Noah Eli Gordon


Review of Another Random Heart, by Sara Veglahn
(Sara Veglahn, Another Random Heart, Margin to Margin, 2003 <>. 25 pp.)


Although you might not be familiar with the work of poet Sara Veglahn, a recent implant to the east coast from Minneapolis MN, I'd wager that you've seen her likeness; depicted loosely in issue 12 of Brendan Lorber's Lungfull! magazine, the drawing, done during the July 2002 poetry festival in Boston, was reprinted in The Poetry Project Newsletter (#192, Dec.-Jan. 2003), and features the phrase, "wolves make it look easy," which just so happens to be the title for her as-of-yet unpublished manuscript from which this chapbook comes.

Another Random Heart, a 25 page prose-poem sequence, opens with the following sentence, "Scenes left on the cutting room floor flower into their own scenery." The sentence functions as a distillation for the entire poem, which has as its poetic template the combination of Barbara Guest's abstract lyricism, Leslie Scalapino's sequential structuring and Rosmarie Waldrop's investigatory ruminations. Veglahn's gestural poem unfolds not as the recreation of experience but as a consciousness responding to the cut-&-spliced scenes it finds itself submerged in. There is a distinctive intelligence moving throughout the poem, a set "I" from which the reader is able to glean only the subtle brushstrokes of the work's varying landscape, as one is never completely situated here.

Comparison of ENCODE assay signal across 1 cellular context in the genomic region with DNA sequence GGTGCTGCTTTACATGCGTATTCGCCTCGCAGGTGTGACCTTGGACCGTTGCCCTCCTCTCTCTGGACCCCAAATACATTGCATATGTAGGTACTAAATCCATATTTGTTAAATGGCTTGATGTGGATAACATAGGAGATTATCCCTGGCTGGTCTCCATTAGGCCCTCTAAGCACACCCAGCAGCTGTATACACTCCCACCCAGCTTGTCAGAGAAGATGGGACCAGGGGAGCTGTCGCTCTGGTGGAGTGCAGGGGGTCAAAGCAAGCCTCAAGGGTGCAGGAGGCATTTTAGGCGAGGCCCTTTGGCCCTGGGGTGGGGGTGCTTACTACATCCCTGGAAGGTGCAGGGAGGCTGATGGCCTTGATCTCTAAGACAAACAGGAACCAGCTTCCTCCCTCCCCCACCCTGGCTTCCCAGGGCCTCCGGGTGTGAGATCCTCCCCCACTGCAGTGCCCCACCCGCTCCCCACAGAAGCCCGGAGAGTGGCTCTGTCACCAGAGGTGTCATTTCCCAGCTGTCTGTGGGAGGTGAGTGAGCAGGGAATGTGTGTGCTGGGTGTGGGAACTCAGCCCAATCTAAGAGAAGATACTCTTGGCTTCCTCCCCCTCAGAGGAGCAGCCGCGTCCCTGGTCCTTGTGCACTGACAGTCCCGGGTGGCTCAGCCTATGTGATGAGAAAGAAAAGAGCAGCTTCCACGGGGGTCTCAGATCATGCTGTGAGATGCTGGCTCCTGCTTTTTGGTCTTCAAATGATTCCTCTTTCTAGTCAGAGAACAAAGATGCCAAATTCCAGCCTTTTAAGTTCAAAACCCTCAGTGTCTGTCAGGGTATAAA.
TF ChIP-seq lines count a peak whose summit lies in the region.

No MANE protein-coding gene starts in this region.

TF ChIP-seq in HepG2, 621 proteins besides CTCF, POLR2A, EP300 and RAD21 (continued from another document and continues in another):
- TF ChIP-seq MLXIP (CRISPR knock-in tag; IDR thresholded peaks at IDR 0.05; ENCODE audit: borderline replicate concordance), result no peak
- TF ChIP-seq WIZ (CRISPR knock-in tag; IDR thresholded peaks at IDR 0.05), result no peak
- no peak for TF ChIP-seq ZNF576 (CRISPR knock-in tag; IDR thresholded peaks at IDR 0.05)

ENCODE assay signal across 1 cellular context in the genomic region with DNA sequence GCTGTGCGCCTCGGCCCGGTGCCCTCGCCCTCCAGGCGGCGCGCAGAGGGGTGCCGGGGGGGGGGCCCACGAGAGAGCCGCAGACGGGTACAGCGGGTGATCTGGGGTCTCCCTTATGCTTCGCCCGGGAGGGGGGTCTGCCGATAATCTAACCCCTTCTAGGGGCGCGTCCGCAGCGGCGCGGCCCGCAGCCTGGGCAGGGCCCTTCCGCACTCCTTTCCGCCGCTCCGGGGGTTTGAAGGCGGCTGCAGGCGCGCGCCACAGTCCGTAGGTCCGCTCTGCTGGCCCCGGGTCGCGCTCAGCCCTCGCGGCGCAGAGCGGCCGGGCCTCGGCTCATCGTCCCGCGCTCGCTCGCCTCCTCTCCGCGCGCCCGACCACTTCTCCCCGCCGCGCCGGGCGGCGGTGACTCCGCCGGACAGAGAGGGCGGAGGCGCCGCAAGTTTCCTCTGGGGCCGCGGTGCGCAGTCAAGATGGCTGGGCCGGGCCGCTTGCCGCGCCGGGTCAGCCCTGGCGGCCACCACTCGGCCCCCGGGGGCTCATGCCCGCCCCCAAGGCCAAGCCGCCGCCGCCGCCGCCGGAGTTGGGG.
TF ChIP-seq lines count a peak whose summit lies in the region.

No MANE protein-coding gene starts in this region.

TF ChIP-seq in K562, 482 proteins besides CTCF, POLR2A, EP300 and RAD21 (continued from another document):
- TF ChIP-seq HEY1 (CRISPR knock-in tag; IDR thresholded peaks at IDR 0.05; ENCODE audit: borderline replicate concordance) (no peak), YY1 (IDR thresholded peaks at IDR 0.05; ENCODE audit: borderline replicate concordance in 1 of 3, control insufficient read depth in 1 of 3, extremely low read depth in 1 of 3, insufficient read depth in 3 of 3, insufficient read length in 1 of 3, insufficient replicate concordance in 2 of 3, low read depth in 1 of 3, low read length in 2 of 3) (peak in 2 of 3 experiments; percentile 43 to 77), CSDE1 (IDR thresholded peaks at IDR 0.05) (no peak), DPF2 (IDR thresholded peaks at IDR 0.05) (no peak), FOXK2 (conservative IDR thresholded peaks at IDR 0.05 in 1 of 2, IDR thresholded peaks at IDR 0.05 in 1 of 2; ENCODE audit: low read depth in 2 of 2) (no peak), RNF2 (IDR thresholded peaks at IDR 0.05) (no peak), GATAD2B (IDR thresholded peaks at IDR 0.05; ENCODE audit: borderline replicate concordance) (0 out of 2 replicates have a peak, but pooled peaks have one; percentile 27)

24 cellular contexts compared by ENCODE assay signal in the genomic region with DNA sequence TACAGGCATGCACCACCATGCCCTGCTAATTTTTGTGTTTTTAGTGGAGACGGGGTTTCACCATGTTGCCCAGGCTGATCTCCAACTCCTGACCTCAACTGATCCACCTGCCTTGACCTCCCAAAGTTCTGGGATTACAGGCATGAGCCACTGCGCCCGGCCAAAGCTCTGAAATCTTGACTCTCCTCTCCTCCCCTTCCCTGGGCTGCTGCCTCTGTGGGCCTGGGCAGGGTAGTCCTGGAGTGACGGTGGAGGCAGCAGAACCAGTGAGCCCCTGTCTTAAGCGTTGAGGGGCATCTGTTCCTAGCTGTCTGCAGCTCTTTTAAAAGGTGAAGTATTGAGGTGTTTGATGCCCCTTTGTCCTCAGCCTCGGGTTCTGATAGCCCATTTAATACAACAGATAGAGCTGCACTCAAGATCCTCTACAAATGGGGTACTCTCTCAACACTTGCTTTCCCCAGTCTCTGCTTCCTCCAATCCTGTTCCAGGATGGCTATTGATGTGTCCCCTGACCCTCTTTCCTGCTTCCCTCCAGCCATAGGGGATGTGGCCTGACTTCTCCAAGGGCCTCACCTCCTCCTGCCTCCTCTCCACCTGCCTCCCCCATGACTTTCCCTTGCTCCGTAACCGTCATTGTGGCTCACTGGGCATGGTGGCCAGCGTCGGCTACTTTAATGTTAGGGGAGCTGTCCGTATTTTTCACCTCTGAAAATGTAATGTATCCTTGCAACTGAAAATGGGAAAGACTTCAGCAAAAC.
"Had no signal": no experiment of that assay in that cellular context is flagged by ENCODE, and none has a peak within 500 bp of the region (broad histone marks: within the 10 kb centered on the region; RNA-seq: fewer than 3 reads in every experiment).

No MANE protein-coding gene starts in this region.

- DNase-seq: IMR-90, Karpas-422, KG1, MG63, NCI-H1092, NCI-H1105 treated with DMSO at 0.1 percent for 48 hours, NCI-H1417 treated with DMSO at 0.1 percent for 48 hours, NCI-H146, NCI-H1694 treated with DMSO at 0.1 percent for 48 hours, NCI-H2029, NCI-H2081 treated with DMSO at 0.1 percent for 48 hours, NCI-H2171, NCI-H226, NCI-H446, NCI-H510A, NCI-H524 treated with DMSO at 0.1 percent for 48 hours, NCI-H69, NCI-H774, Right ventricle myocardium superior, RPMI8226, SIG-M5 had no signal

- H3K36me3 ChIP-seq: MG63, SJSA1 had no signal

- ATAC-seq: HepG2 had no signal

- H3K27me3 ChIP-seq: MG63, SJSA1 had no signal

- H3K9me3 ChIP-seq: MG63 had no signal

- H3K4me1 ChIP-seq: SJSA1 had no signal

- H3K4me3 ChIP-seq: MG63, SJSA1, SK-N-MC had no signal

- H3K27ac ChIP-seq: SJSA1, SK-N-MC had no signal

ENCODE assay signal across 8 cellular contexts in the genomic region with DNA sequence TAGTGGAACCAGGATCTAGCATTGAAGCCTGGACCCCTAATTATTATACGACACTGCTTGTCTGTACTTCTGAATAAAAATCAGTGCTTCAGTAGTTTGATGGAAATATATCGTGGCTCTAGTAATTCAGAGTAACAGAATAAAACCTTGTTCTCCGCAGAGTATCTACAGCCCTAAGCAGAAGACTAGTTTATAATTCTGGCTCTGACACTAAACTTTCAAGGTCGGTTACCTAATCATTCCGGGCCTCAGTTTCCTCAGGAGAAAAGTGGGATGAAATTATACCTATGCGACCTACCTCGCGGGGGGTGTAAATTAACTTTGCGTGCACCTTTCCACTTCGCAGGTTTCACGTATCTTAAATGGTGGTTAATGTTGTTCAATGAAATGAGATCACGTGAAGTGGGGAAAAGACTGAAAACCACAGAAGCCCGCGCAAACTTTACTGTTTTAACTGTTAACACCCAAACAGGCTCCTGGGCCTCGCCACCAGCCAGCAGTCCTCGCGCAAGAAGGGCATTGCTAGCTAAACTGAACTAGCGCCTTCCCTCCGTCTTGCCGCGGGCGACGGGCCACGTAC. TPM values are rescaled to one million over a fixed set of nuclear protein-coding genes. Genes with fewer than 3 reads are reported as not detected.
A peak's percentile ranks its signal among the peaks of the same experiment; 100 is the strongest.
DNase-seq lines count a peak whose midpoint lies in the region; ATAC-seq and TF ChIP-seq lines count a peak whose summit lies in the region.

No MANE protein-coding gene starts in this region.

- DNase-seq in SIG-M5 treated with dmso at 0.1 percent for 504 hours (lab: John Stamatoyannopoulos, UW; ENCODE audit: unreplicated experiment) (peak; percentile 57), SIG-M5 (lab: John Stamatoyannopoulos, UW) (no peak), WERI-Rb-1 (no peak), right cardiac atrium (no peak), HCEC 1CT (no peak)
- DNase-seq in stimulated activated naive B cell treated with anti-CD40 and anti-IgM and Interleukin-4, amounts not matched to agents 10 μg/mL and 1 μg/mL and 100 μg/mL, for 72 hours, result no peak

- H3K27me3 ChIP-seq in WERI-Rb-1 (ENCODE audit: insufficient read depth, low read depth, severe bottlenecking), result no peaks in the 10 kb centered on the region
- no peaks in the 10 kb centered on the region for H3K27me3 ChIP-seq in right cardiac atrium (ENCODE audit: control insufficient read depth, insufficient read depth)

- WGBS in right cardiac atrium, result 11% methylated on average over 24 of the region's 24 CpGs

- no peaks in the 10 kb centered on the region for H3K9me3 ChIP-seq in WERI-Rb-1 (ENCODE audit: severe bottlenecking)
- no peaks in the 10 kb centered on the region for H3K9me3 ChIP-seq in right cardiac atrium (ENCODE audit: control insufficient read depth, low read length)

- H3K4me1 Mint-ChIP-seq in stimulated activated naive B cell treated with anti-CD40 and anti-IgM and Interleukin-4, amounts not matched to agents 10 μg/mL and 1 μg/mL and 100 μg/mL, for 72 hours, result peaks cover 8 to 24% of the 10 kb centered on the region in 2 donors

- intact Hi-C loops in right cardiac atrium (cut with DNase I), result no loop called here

In fact, the poem progresses in much the same way as one would stroll through an exhibit of paintings, the various pieces resonating and echoing with one another the further one gets, the difference being that here the paintings talk back. There is a "you" addressed throughout and an oftentimes ominous "they", a "they" who "want the document in their hands," and "want proof of their involvement." We're never told what document or exactly how "they" are involved, but this is precisely why the poem is able to consistently hold one's attention: its strikingly suggestive balance of randomness & inevitability allows one room to think, or, more poignantly, propels one into an atmosphere of thought; think of the character from Kurosawa's Dreams who literally strolls around inside of Van Gogh's paintings. Interestingly, the poem make direct references to the still-life paintings of CÚzanne.

It is difficult to cull a few representative lines from the work, as its paratactic construction imbeds meaning between the sentences, which vary from densely hyper-alterative ("Heat and happenstance have hoodwinked my eloquent schemes, but, like a glove, I've sequestered my half-silent sister in the alphabetic realm of immaculate order.") to shorter, truncated bursts. Nevertheless, here are the first three sentences from a later section:

Sometimes hunger precedes everything. The table does not need to be elevated but the breeze, it blows up a storm and there's a million wasps ready to burst out and flow beyond the ridgepole and the roof now layered in copper, where I walk as if swimming. An old taunting mechanism makes the laying on of hands seem like a new invention.

Evocative enough on its own, this passage accrues a contextual relevance because of the recurrence of particular nouns and concepts ( ridgepole, wasps, beyond, walking / swimming etc.) which appear scattered throughout the poem. Veglahn has created a matrix within which she is able to weave the distinctive musicality of Another Random Heart into, "a mainly plausible gesture provided by a wary eye."

Note: This review originally appeared in The Poker (Issue 2, Spring 2003), Daniel Bouchard's new politically engaged and important literary journal. Info:

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